Reinventing 3D printed tourniquets for Ukraine is a mistake

  1. To cease production and distribution of tourniquet designs with known design and production mistakes like those below immediately until these errors are corrected.
  2. To cease production and distribution of novel tourniquet designs in Ukraine until they are carefully tested in non-battlefield conditions.

Why Gazans are experts at 3D printed tourniquets

A lack of deep contextual knowledge

Making the same mistakes

Engineering and printing decisions do not trump safety and usage considerations: Cylindrical windlasses

Left to right: Glia’s Gaza Tourniquet; Tacmed SOF Tactical Tourniquet; North American Rescue’s C-A-T
Left: First Glia Gaza windlass, February 27, 2017; Right: Sample windlass design (March 13, 2022)
  1. The diameter of the windlass is not constant depending on rotation, meaning that the design has to either accommodate the biggest diameter or the smallest diameter. The more facets, the closer those numbers are. With equilaterals, this difference is most dramatic in a triangle (Δr = a√3/2 – a), and least dramatic in a cylinder (Δr = 0). A square shape like above is the second-largest difference (Δr = √(2a²) – a). Clinically, we found that the subtle problems caused by these design choices mean that time for application and securing of tourniquet is increased by several seconds (target application time = 20 seconds).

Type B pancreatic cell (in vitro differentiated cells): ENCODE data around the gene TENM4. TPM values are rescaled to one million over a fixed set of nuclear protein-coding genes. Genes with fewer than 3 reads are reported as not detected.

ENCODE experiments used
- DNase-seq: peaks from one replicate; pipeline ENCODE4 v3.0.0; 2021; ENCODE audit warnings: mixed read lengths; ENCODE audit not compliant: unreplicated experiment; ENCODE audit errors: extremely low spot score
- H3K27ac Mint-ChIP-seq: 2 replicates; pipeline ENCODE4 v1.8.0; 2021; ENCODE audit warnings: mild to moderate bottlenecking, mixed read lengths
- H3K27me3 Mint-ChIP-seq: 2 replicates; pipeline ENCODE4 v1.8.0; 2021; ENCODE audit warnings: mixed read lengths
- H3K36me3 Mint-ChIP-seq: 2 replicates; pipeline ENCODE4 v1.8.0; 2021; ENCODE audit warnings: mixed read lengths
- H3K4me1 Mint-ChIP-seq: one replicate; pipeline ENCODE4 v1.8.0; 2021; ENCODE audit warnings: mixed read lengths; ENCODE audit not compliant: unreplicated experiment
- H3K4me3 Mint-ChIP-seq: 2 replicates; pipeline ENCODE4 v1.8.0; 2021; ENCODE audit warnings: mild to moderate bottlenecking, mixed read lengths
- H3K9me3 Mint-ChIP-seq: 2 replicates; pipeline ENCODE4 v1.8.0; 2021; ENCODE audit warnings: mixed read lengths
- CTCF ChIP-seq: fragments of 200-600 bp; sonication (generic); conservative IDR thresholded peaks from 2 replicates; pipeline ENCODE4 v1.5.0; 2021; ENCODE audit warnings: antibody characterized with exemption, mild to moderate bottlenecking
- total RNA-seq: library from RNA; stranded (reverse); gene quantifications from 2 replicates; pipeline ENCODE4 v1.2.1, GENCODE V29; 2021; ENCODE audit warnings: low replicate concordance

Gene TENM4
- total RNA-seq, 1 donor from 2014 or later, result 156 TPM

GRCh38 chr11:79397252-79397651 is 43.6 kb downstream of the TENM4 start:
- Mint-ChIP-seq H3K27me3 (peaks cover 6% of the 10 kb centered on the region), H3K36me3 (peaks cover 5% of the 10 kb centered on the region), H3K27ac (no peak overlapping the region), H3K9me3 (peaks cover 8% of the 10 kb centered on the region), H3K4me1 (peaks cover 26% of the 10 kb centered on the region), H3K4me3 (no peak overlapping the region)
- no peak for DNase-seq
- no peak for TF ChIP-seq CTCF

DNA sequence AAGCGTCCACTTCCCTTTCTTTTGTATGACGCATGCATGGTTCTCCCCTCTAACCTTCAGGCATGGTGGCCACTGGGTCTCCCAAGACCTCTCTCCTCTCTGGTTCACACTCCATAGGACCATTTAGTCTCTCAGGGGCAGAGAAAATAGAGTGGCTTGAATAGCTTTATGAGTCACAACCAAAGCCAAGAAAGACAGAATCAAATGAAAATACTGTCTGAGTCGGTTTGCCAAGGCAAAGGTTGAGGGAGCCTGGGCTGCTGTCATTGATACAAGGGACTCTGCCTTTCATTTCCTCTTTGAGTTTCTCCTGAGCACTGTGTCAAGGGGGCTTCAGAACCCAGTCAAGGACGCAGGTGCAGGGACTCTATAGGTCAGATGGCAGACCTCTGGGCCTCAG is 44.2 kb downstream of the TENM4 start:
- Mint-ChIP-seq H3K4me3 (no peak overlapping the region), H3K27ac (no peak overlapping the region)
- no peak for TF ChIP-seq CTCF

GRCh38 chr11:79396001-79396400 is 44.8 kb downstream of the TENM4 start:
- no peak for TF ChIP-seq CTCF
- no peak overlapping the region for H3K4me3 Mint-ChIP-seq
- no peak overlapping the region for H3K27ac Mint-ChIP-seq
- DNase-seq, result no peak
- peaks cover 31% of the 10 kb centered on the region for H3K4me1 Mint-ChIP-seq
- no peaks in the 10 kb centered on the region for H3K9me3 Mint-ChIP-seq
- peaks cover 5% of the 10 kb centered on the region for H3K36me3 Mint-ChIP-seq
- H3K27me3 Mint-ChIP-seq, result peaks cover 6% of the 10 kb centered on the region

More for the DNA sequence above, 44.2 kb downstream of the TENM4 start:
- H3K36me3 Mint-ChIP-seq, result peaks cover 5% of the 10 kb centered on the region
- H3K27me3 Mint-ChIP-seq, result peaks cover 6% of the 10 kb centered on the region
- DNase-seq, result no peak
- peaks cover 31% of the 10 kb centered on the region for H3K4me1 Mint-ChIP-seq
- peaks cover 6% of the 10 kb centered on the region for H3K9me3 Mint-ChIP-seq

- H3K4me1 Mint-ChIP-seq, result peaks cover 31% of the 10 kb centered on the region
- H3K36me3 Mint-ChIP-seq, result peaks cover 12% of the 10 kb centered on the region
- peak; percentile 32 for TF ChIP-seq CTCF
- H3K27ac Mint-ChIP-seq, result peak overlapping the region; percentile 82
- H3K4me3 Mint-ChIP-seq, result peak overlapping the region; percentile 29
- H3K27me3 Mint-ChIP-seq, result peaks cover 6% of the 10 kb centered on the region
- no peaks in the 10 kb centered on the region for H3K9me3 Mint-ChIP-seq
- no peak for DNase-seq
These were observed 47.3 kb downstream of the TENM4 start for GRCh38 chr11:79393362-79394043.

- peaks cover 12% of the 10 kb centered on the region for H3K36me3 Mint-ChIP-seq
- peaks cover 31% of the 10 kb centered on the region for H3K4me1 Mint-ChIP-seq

2. The lack of grooves at all parts of the windlass makes it less likely to stay in place during operation. Some designs have no grooves at all. During some small field tests, this resulted in clipping failures, and was largely remedied by ensuring grooves at all contact points.

Duplicating the CAT duplicates its shortcomings

Top left: Original Glia Gaza design, February 27, 2017. Top right: Sample de novo design (March 13, 2022); Bottom: Current Glia Gaza design

PLA is the wrong material; PETG is probably OK; ABS should be used

Most makers do not have experience with how tourniquets works

Video sent by maker presumably criticizing pliability of Glia’s Gaza tourniquet backing plate

Safety first; Speed second

How you can help




Tarek is an emergency physician at London Health Sciences Centre (Canada) and Shifa Hospital (Gaza). He is a member of the Glia team making open medical devices

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Tarek Loubani

Tarek Loubani

Tarek is an emergency physician at London Health Sciences Centre (Canada) and Shifa Hospital (Gaza). He is a member of the Glia team making open medical devices

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